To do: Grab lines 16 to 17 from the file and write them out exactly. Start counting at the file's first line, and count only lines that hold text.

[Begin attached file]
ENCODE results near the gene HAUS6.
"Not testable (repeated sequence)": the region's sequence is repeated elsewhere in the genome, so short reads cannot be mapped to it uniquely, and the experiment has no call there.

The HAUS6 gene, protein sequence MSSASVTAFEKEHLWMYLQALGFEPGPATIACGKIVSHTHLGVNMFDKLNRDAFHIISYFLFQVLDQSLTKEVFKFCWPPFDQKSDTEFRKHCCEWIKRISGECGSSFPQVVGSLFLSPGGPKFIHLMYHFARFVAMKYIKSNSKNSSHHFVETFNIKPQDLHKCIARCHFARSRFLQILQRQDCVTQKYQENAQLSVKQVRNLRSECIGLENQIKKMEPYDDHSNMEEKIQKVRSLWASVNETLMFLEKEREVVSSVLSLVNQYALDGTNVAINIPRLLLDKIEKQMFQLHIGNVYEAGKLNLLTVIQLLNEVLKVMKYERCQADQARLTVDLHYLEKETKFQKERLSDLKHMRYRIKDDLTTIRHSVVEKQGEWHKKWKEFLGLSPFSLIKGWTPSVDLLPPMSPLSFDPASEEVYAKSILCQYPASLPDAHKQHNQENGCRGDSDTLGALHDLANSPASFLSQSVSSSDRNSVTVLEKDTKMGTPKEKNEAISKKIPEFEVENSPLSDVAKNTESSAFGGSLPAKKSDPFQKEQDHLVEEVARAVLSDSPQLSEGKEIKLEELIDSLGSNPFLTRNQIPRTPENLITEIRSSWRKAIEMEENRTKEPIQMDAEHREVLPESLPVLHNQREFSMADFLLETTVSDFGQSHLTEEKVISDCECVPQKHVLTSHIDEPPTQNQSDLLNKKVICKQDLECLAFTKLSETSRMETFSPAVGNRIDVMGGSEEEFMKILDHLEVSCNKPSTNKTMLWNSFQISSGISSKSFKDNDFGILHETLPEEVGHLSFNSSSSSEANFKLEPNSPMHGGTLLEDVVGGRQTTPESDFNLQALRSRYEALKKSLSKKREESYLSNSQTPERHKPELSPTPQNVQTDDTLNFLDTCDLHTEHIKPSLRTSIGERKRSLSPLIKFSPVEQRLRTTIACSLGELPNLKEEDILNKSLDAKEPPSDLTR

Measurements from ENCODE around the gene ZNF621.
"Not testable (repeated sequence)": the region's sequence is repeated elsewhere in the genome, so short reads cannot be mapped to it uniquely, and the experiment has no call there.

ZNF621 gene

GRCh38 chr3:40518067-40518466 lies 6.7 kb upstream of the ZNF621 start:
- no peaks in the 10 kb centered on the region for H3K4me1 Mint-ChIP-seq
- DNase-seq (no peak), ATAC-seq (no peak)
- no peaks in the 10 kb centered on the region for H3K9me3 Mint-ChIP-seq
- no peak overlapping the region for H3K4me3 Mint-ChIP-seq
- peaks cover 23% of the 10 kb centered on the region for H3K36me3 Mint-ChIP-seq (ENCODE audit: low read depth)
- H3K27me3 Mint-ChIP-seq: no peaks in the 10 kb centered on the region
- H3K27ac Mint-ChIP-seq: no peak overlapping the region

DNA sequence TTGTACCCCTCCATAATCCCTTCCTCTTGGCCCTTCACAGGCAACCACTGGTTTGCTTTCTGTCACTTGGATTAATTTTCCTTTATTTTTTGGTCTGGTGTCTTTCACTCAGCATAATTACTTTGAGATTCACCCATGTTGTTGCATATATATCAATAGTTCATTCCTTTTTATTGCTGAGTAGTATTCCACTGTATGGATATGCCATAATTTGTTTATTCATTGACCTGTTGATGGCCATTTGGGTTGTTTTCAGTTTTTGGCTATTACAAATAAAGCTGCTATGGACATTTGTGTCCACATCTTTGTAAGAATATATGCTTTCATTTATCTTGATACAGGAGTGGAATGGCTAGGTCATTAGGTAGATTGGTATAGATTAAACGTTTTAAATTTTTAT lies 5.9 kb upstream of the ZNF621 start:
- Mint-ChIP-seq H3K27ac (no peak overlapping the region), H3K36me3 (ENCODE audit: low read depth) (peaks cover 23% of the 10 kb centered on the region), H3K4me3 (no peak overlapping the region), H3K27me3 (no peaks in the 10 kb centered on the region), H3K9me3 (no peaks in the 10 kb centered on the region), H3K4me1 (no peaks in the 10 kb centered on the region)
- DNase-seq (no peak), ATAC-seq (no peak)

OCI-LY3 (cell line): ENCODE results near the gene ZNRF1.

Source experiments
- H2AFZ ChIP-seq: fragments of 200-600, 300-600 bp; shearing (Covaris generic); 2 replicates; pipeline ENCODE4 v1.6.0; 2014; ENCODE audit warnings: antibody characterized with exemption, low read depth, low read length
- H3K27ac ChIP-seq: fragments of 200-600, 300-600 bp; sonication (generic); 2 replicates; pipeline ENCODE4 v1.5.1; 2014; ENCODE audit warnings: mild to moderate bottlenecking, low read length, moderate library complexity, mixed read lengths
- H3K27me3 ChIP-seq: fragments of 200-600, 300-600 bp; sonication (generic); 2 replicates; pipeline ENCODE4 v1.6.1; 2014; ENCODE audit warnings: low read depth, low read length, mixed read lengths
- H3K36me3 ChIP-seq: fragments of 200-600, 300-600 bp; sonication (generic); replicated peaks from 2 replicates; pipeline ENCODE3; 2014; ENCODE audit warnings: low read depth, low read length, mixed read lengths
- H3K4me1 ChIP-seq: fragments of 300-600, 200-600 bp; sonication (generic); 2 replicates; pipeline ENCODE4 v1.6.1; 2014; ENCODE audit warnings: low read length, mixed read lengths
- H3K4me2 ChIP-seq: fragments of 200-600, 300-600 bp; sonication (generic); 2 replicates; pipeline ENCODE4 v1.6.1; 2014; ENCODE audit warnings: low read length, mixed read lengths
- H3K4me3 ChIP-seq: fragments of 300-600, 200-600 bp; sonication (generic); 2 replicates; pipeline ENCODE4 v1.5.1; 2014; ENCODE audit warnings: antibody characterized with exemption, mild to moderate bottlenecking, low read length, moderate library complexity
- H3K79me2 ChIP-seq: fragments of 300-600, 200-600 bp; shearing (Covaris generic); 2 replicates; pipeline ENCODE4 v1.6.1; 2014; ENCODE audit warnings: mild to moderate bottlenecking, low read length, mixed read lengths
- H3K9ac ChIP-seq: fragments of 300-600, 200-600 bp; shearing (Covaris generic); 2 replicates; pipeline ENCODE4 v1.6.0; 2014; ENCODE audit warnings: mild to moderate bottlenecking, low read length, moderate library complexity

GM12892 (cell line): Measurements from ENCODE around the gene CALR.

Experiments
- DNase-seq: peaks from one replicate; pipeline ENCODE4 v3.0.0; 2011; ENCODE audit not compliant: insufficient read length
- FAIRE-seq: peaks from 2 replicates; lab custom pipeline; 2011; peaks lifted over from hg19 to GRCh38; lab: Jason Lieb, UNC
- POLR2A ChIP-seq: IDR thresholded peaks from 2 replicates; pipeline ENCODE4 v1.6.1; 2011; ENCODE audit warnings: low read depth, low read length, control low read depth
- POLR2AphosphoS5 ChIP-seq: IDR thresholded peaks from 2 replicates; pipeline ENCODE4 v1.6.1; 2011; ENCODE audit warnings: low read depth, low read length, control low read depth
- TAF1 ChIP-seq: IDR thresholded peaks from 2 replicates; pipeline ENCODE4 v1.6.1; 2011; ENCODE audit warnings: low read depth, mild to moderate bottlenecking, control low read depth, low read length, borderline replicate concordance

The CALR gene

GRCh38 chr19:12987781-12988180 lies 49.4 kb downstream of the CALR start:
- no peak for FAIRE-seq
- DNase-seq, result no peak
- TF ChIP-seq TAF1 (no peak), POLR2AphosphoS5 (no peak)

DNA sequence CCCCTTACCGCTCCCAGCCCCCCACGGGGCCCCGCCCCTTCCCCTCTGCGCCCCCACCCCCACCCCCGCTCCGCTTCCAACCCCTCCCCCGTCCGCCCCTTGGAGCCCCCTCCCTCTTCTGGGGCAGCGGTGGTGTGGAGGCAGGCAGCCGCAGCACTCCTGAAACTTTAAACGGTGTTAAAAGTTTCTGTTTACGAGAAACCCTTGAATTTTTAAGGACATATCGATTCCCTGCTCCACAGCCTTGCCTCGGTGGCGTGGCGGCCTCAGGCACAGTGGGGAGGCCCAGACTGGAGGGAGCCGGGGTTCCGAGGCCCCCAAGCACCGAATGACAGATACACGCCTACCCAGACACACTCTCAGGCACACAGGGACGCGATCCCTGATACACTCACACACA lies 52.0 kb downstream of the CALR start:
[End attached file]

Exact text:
- Mint-ChIP-seq H3K27ac (no peak overlapping the region), H3K36me3 (ENCODE audit: low read depth) (peaks cover 23% of the 10 kb centered on the region), H3K4me3 (no peak overlapping the region), H3K27me3 (no peaks in the 10 kb centered on the region), H3K9me3 (no peaks in the 10 kb centered on the region), H3K4me1 (no peaks in the 10 kb centered on the region)
- DNase-seq (no peak), ATAC-seq (no peak)